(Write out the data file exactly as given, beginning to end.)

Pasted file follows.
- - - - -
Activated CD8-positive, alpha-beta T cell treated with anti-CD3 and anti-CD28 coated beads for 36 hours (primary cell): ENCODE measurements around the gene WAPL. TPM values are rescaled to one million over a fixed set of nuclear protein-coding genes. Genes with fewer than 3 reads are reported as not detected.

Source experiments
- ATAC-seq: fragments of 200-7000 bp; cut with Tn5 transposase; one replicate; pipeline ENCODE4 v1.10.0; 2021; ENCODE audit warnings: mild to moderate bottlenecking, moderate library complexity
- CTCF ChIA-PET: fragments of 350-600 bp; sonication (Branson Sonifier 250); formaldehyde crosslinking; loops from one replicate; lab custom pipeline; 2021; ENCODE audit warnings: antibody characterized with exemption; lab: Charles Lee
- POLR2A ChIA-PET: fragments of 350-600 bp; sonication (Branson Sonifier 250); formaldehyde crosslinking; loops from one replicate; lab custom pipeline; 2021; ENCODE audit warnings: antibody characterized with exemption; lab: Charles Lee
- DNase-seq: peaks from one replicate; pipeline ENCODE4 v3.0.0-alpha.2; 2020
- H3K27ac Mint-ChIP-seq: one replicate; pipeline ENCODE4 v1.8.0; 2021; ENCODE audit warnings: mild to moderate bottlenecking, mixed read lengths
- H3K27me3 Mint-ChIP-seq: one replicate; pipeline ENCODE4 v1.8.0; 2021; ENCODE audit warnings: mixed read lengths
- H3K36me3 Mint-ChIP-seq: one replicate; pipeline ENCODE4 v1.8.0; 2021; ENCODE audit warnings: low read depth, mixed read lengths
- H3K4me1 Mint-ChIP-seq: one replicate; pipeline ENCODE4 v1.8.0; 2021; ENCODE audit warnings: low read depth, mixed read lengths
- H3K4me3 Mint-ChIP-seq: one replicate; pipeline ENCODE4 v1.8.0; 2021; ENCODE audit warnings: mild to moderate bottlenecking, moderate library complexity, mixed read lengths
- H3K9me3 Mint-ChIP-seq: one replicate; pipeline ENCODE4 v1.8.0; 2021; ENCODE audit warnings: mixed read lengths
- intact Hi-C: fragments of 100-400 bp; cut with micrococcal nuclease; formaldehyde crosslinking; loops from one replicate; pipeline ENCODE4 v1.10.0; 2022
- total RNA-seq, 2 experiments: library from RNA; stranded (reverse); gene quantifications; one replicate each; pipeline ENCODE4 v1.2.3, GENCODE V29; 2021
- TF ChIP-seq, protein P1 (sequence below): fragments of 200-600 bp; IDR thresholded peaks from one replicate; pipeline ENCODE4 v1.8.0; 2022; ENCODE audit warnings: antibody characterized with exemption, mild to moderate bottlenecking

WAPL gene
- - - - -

Activated CD8-positive, alpha-beta T cell treated with anti-CD3 and anti-CD28 coated beads for 36 hours (primary cell): ENCODE measurements around the gene WAPL. TPM values are rescaled to one million over a fixed set of nuclear protein-coding genes. Genes with fewer than 3 reads are reported as not detected.

Source experiments
- ATAC-seq: fragments of 200-7000 bp; cut with Tn5 transposase; one replicate; pipeline ENCODE4 v1.10.0; 2021; ENCODE audit warnings: mild to moderate bottlenecking, moderate library complexity
- CTCF ChIA-PET: fragments of 350-600 bp; sonication (Branson Sonifier 250); formaldehyde crosslinking; loops from one replicate; lab custom pipeline; 2021; ENCODE audit warnings: antibody characterized with exemption; lab: Charles Lee
- POLR2A ChIA-PET: fragments of 350-600 bp; sonication (Branson Sonifier 250); formaldehyde crosslinking; loops from one replicate; lab custom pipeline; 2021; ENCODE audit warnings: antibody characterized with exemption; lab: Charles Lee
- DNase-seq: peaks from one replicate; pipeline ENCODE4 v3.0.0-alpha.2; 2020
- H3K27ac Mint-ChIP-seq: one replicate; pipeline ENCODE4 v1.8.0; 2021; ENCODE audit warnings: mild to moderate bottlenecking, mixed read lengths
- H3K27me3 Mint-ChIP-seq: one replicate; pipeline ENCODE4 v1.8.0; 2021; ENCODE audit warnings: mixed read lengths
- H3K36me3 Mint-ChIP-seq: one replicate; pipeline ENCODE4 v1.8.0; 2021; ENCODE audit warnings: low read depth, mixed read lengths
- H3K4me1 Mint-ChIP-seq: one replicate; pipeline ENCODE4 v1.8.0; 2021; ENCODE audit warnings: low read depth, mixed read lengths
- H3K4me3 Mint-ChIP-seq: one replicate; pipeline ENCODE4 v1.8.0; 2021; ENCODE audit warnings: mild to moderate bottlenecking, moderate library complexity, mixed read lengths
- H3K9me3 Mint-ChIP-seq: one replicate; pipeline ENCODE4 v1.8.0; 2021; ENCODE audit warnings: mixed read lengths
- intact Hi-C: fragments of 100-400 bp; cut with micrococcal nuclease; formaldehyde crosslinking; loops from one replicate; pipeline ENCODE4 v1.10.0; 2022
- total RNA-seq, 2 experiments: library from RNA; stranded (reverse); gene quantifications; one replicate each; pipeline ENCODE4 v1.2.3, GENCODE V29; 2021
- TF ChIP-seq, protein P1 (sequence below): fragments of 200-600 bp; IDR thresholded peaks from one replicate; pipeline ENCODE4 v1.8.0; 2022; ENCODE audit warnings: antibody characterized with exemption, mild to moderate bottlenecking

WAPL gene